For the ninth day of my (now reduced to 12) Advent column looking at my favourite characters of 2014, I turn my attention to the cancelled CW series Nikita’s two main characters, the titular star Nikita (Maggie Q) and Alex (Lyndsy Fonseca).
Once again, the rules for this column:
“As you’ve probably noticed from above, this is a new blog series dedicated to showcasing my favourite characters from 2014. I will draw from a wide variety of sources but the conditions are simple – I have to have either first encountered that character in 2014, (or a different iteration of that character in 2014, for example, If I were to use, Steven Moffat’s Sherlock Holmes, I would be allowed to as even though I discovered the character before the year of me writing the Advent list, I did not discover Moffat’s take on the character until 2014. Of course, I watched BBC’s Sherlock before 2014, but that’s just a standard example). I can also refer to groups of characters, for example, on a variation of a list last year, I used the Clone Club from Orphan Black, and the main cast from Stargate Atlantis. This will be used multiple times this year when talking about TV show characters – as they are generally better as an ensemble piece as opposed to an individual group.
And also, as is evident from the first character that I have used this year, Raylan Givens, I am allowed to pick characters from previous years as long as I have discovered them in this year. By discovered, that obviously means I have to have watched the first episode of the TV series in 2014, or alternatively, I am also allowed to include characters who I have become more attached to in this year that I weren’t necessarily so keen on before, for example, If a character did something awesome this year to raise their game and turn him or her into a new fan favourite than these characters would be allowed to be included.”
The CW is a network with a bit of a reputation in America for being largely teen orientated and not much else, but over the past few years they have been stepping up both quality and talent and producing some excellent series that fail to disappoint. More recently we’ve had The Flash, Arrow, The 100 and The Originals, all of which have been awesome shows, but there’s also been the likes of Nikita and Supernatural going further back, and one of those two series I finally got around to checking out this year, and even though I am only six episodes in at this point, I’m in love with it. It doesn’t deal with the standard CW tropes of love triangles (although there was one previously hinted at and there could eventually be one – this is the CW after all), and focuses on the spy action making it perfect for fans of James Bond and Jason Bourne who perhaps want a female lead star in a spy thriller.
And the lead characters certainly don’t disappoint. Maggie Q’s Nikita is a fantastic lead and really delivers as the titular series star, as a renegade who has turned against a group called “Division”, an elite mercenary secret organization that previously worked for the Government before going rogue. Division now wants Nikita dead, but Nikita not only is doing her best to foil the operations of the organization, she also has a mole in the inside, in the form of a former drug-addict teenager named Alex. So far at least, Alex has successfully maintained her cover and both characters have been working together incredibly well, allowing us to explore the interior of Division through Alex’s fellow group of new recruits, as well as explore what life is like on the run from Division and follow Nikita’s quest to bring them down.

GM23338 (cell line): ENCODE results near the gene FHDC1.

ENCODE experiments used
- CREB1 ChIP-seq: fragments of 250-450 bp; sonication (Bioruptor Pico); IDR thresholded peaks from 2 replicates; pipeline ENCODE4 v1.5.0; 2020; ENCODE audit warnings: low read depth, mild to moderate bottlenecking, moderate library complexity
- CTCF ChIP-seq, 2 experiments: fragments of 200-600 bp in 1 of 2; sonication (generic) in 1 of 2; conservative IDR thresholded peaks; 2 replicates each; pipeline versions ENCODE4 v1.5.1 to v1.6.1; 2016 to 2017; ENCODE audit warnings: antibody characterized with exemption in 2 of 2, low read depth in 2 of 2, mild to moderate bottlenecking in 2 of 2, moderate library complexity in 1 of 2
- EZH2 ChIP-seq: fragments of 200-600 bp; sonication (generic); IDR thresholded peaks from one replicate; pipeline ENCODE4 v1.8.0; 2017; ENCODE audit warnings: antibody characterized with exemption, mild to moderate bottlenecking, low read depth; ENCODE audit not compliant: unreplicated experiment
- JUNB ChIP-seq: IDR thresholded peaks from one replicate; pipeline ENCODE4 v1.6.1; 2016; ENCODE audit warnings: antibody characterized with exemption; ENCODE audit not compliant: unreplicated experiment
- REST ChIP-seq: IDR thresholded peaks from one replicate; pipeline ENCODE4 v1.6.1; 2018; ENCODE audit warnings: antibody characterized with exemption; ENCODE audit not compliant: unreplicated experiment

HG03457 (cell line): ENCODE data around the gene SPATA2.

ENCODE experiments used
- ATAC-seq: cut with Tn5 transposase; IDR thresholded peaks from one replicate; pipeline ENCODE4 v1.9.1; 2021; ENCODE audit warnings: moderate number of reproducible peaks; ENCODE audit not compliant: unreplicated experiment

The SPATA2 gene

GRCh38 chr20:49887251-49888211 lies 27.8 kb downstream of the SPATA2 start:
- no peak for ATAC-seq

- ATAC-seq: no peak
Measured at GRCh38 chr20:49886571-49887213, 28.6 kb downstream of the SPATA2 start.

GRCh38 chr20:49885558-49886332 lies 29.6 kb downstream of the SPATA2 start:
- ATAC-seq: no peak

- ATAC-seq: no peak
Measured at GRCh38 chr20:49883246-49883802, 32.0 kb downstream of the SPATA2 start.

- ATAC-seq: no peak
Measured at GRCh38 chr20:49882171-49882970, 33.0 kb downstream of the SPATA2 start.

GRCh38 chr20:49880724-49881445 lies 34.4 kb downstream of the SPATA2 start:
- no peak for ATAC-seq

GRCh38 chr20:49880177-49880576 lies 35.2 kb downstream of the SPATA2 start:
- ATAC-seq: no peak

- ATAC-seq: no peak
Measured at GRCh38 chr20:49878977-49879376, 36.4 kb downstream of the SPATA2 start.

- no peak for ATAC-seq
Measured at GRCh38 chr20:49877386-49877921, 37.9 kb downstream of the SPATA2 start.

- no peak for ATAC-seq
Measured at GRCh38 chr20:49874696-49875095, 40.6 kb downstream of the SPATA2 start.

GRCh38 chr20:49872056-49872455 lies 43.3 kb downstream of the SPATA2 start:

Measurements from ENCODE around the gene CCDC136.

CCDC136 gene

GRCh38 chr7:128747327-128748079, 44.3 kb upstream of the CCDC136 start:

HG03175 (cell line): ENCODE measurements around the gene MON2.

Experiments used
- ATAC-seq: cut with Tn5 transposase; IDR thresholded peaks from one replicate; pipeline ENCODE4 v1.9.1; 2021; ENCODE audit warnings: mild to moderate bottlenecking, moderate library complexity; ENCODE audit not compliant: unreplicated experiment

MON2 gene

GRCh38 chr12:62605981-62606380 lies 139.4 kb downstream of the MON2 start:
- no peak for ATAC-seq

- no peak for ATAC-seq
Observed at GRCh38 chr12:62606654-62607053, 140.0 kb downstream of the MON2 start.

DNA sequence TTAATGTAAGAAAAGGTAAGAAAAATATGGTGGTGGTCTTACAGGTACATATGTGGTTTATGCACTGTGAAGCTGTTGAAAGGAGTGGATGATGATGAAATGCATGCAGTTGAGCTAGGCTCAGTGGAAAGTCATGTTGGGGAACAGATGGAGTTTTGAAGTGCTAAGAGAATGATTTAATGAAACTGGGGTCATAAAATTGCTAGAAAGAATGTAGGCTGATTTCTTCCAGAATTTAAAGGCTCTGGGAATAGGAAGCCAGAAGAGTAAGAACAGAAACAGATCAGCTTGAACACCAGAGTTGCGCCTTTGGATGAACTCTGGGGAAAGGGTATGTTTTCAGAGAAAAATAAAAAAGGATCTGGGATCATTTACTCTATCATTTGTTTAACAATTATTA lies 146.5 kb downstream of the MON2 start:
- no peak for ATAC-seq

There hasn’t been a bad episode of Nikita so far out of the six I’ve seen. They’re all tense, action packed and incredibly strong. Standing at four seasons (three seasons at over 20 hour long episodes each and Season 4 at a reduced 6 episodes) the show itself is great. It’s well directed and has a fantastic high concept storyline. If you’re looking for a show with some good well developed female protagonists, then you can’t go far wrong with Nikita. The CW seems to be particularly good with this sort of thing as well – I’d also point you in the direction of The 100 as another good example of a show with some good female lead characters who continue to grow and develop over the course of the season.
Inspired by La Femme Nikita, the 1997 TV series, the show borrows the same characters’ names but you don’t have to be familiar with the original to enjoy what’s going on, because I certainly haven’t seen it. It’s just been great to see how newcomer friendly Nikita was, and with the past of the characters being explored in the flashbacks (something that is again, a CW trope – The Originals, Arrow and The Flash all use this method of narrative and I’m fairly sure that The Vampire Diaries does as well), it really fleshes it out well and provides some much needed depth. There’s a clear difference in the characters so you can see how much they have progressed over time as well, proving that Nikita can handle the action and character development pretty well indeed.
So yeah, basically, if you’re not familiar with this show already then I strongly encourage you to go and watch it ASAP. It’s smart, compelling, unpredictable and engaging. If you like a good spy drama then you won’t want to miss it.
· Day 1: Raylan Givens (Justified)
· Day 2: The Mikealson Family (The Originals)
· Day 3: Nolan and Irisa (Defiance)
· Day 4: Godzilla (Gareth Edwards’ Godzilla)
· Day 5: The 99th Precinct (Brooklyn Nine-Nine)
· Day 6: The All New X-Factor (Peter David’s All New X-Factor)
· Day 7: Bluebird & Spoiler (Batman Eternal)
· Day 8: Korra (The Legend of Korra)
· Day 9: Nikita & Alex (Nikita)